My Arch Linux PC that is connected directly to the router through an Ethernet cable doesn't seem to be able to interact with other devices that are connected in the same network but with WiFi, for example, Smart TVs, Smartphones, a Steam Link that I have, and so on.

I know that it's not a router misconfiguration because Windows its able to do so, I just tried with the same PC but with a hard drive that has installed Windows on it.

On Windows, in every Youtube video I have an icon to broadcast the video to Smart TVs in the same network. That icon is not present on Linux.

When trying to scan the network with the Steam Link and Arch Linux running, Steam Link won't find anything, even if I give it the exact local IP of the PC (unlike on Windows, the Steam Link will find it automatically), and the In-Home streaming is enabled in Steam settings of course.

I haven't really tried with many other software's but I think this is pretty much all the evidence I need to believe that there is something wrong with the network configuration.

Although I find it weird because I have been using this Arch Linux system since the beginning of 2017, and it's even set up in the Steam Link, with hostname and all. That means, it worked at some point, maybe it stopped working after an upgrade and I didn't notice?

Hopefully you will be able to help me.

ip a:

1: lo: <LOOPBACK,UP,LOWER_UP> mtu 65536 qdisc noqueue state UNKNOWN group default qlen 1000
    link/loopback 00:00:00:00:00:00 brd 00:00:00:00:00:00
    inet scope host lo
       valid_lft forever preferred_lft forever
    inet6 ::1/128 scope host 
       valid_lft forever preferred_lft forever
2: enp4s0: <BROADCAST,MULTICAST,UP,LOWER_UP> mtu 1500 qdisc mq state UP group default qlen 1000
    link/ether 44:8a:5b:9e:da:b2 brd ff:ff:ff:ff:ff:ff
    inet brd scope global dynamic noprefixroute enp4s0
       valid_lft 3001sec preferred_lft 3001sec
    inet6 fe80::72b7:60b3:ab1:1112/64 scope link noprefixroute 
       valid_lft forever preferred_lft forever

resolvectl status:

       LLMNR setting: yes
MulticastDNS setting: yes
  DNSOverTLS setting: no
      DNSSEC setting: no
    DNSSEC supported: no

Link 2 (enp4s0)
      Current Scopes: LLMNR/IPv4 LLMNR/IPv6
       LLMNR setting: yes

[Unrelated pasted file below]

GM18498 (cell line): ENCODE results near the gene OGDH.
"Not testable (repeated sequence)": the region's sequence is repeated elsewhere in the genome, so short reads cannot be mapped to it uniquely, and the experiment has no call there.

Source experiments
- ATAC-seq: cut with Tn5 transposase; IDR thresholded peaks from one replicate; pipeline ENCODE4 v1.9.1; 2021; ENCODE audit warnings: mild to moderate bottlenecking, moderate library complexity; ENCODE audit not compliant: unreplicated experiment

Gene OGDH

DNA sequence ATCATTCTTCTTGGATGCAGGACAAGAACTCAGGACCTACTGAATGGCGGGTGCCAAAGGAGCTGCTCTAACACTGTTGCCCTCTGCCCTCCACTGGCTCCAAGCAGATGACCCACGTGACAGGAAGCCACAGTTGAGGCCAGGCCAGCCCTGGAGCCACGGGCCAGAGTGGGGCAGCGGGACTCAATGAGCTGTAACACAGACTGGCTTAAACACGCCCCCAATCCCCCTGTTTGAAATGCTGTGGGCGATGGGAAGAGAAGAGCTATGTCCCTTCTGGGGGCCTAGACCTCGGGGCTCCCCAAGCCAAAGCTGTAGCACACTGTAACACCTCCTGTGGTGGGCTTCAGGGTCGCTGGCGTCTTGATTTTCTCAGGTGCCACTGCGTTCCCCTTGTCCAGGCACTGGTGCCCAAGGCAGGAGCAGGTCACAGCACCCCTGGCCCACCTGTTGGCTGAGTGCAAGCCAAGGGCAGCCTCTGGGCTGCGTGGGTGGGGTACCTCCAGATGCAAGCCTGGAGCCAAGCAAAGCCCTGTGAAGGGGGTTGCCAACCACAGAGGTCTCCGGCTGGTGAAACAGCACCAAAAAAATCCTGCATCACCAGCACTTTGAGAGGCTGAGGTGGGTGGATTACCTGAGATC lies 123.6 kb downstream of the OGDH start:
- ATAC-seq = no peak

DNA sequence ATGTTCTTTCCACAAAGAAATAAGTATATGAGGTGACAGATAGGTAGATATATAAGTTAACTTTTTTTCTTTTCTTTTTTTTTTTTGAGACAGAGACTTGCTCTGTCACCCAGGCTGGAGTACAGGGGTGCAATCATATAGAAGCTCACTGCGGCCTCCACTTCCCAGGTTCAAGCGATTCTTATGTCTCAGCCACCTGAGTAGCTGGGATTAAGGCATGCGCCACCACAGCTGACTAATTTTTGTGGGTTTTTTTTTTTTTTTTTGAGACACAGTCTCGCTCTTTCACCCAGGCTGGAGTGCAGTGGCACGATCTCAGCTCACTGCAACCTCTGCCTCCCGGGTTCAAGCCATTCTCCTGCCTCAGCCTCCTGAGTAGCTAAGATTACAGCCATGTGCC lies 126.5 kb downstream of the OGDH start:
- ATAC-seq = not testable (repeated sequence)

MulticastDNS setting: no
  DNSOverTLS setting: no
      DNSSEC setting: no
    DNSSEC supported: no
  • It is probably your router security configuration, simply you are not broadcasting, but multicasting, which obeys to other rules. There could also be something else. Add to the question your router brand, model and OS in case you changed it. – Rui F Ribeiro Jul 25 '18 at 19:37
  • What firewall setup do you have in Arch, if any? What does ipconfig/route print show in Windows? Also, do you have Avahi/mDNS enabled? – ErikF Jul 25 '18 at 19:43
  • 1
    @ErikF I do agree that is either lack of avahi or router configuration OR both situations at the same time. – Rui F Ribeiro Jul 25 '18 at 19:48
  • Are the other devices also on 192.168.0.*? – xenoid Jul 25 '18 at 19:52
  • 1
    @RuiFRibeiro @ErikF I fixed Systemd-resolved, now when I take a look with resolvectl status I see that the global configuration has MulticastDNS setting enabled but the Link 2 (enp4s0) has it disabled. – Nicolás Santisteban Jul 26 '18 at 2:18

If a connection problem is firewall-related, which you noted it is, the first thing that I do is check to see if there is documentation available on the company's web site/support forums. Sometimes there isn't any available, but that's pretty rare nowadays. If you can't find any information, many firewalls, including UFW, will log denied traffic (and sometimes the program that generated the traffic), which you can then use to tailor your firewall.

For your Steam client, here are the ports needed:


  • TCP/80 (HTTP) and TCP/443 (HTTPS)
  • UDP/4380 (Steam client)
  • TCP+UDP/27015-27030 (Steam services)
  • UDP/27000-27015 (game client traffic)
  • UDP/27031-27036 (streaming)
  • TCP/27036-27037 (streaming)


  • UDP/3478 (P2P)
  • UDP/4v379 (P2P)
  • UDP/4380 (P2P)

If you still missing ports, check the UFW log to see what other ports/protocols (and in which direction) are being blocked.

Regarding the YouTube "broadcast to TV" feature, you need to make sure that mDNS works (I use Avahi's avahi-daemon for this) and you need the following ports open:

Inbound/outbound (local network only):

  • UDP/1900 (multicast: SSDP)
  • UDP/5353 (multicast: mDNS)
  • TCP/8008-8009


  • UDP/53 (DNS)
  • TCP/80 (HTTP)
  • UDP/123 (SNTP)
  • TCP/443 (HTTPS)
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  • Thanks, but if I switch to Avahi would I need to disable Systemd-resolved and start using Avahi for hostname, DNS, etc? Also the Youtube broadcast feature is now working as intended (without Avahi) but on Google Chrome, it doesn't seem to work to work on Chromium or Firefox, maybe it's missing some feature that comes included with proprietary Google Chrome? – Nicolás Santisteban Jul 26 '18 at 23:37
  • No, Avahi and systemd-resolved work fine together (one's a server, the other's a client that's also a stub server): I have them both running on my machines. As for Chrome/Chromium: yes, Chrome has non-free extensions that do not ship with Chromium. – ErikF Jul 26 '18 at 23:43
  • So is there anyway to obtain such functionality other than using Chrome? Avahi plus Firefox combo? – Nicolás Santisteban Jul 27 '18 at 0:01
  • If the Cast extension isn't working, you may need to enable the Media Router Component Extension. The Arch Wiki is pretty good at noting stuff like this, if general documentation isn't working for some reason. – ErikF Jul 27 '18 at 0:11
  • Yeah I checked the wiki and did that, but it didn't work until I fully restarted my computer for some reason. I had confirmation when you pointed it out too that's when I noticed there was something odd. Weird. – Nicolás Santisteban Jul 27 '18 at 1:15

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